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Please take a moment to introduce yourself in the Introduction thread; we'd love to know more about you!
*grin* I know how 'backing into' unexpected majors feels; it was much the same with me. Have you any favorite realms with in the Renaissance? I'm more of a Middle Ages gal myself, but I have a few 'old friends' in the Renaissance as well. Although I will admit, depending on how you and when you separate the two, some of them, such as Giotto and Fra Angelico, tend to straddle the line. And Machiavelli, of whom I'm inordinately fond, is not quite a poet...
I'm not directly familiar with either of your mentors, but from what I see here on LT, Dr. Fehl looks to have been an amazing mind to study with. I doubt you would know any of the scholars I studied Dante with, Dr. Thomas Van, Dr. Blake Beattie, and, indirectly, Arthur Slavin.
Dr. Van was an English professor who specialized in Chaucer, and ended up discovering Dante through the love of Italian (and/or a woman; I was never quite sure which, but he did compose some incredibly evocative lines in Italian...). His approach to the Commedia was based (not surprisingly) on never forgetting Dante the man—the lover, the courtier, the romantic and, on occasion, the ribald wit. Dr. Beattie never taught Dante per se, but I owe my rather profound appreciation of the nuances of medieval Christianity to him. And on that foundation, after all, the Commedia rests. And Dr. Slavin - well, he's just the most amazing mind I'ver ever met; I credit much of my ability to both read and think academically to him, to be honest. With him I was fortunate enough to study everything from St. Paul to Orwell, Ibsen to Machiavelli. Ironically, in was in Ibsen that I found a new reflection of Dante, by way of, of all things, Rodin....something else I'd be happy to discuss sometime, if you're interested.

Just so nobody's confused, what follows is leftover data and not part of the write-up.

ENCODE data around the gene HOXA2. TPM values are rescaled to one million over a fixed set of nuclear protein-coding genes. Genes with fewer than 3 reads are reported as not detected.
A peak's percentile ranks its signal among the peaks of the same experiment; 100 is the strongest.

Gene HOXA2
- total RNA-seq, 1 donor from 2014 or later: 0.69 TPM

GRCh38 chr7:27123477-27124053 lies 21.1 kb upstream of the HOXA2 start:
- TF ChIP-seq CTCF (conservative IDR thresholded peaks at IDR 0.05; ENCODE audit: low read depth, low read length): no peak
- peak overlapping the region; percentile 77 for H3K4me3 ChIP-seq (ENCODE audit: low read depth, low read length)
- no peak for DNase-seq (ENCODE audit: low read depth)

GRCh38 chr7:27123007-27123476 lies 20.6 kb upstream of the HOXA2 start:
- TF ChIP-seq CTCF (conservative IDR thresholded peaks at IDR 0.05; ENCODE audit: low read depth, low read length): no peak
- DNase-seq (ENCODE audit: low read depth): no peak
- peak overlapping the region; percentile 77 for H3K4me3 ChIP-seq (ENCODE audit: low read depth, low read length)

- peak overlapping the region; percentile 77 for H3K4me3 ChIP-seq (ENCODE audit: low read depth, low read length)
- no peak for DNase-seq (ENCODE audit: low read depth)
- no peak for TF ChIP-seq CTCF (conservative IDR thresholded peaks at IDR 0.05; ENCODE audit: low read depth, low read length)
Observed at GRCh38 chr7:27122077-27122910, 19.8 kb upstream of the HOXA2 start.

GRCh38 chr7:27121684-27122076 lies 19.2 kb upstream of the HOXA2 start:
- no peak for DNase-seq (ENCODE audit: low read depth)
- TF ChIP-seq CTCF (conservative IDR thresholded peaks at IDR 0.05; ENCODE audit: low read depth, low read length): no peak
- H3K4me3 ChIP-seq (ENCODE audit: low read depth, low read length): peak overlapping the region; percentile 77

And now I have blathered on entirely too much. Do pardon my tendency towards verbosity on those subjects about which I am most passionate....
Nice to see that there are three other lovers of Dante here.
Sorry I missed your message - end of the semester usually sees me buried in grading, so I don't get onto groups much. Thrilled to have you! Sadly, this group has not taken off as I might have hoped, but hope springs eternal, so I do hope you stay around. One never knows!
Just out of interest, has anyone read any Erich Auerbach on Dante?
I find the Hollanders' notes for The Inferno to be the most cogent of all the translations I read, but I read the Sayres version of The Paradiso so will have to re-read the Hollander version.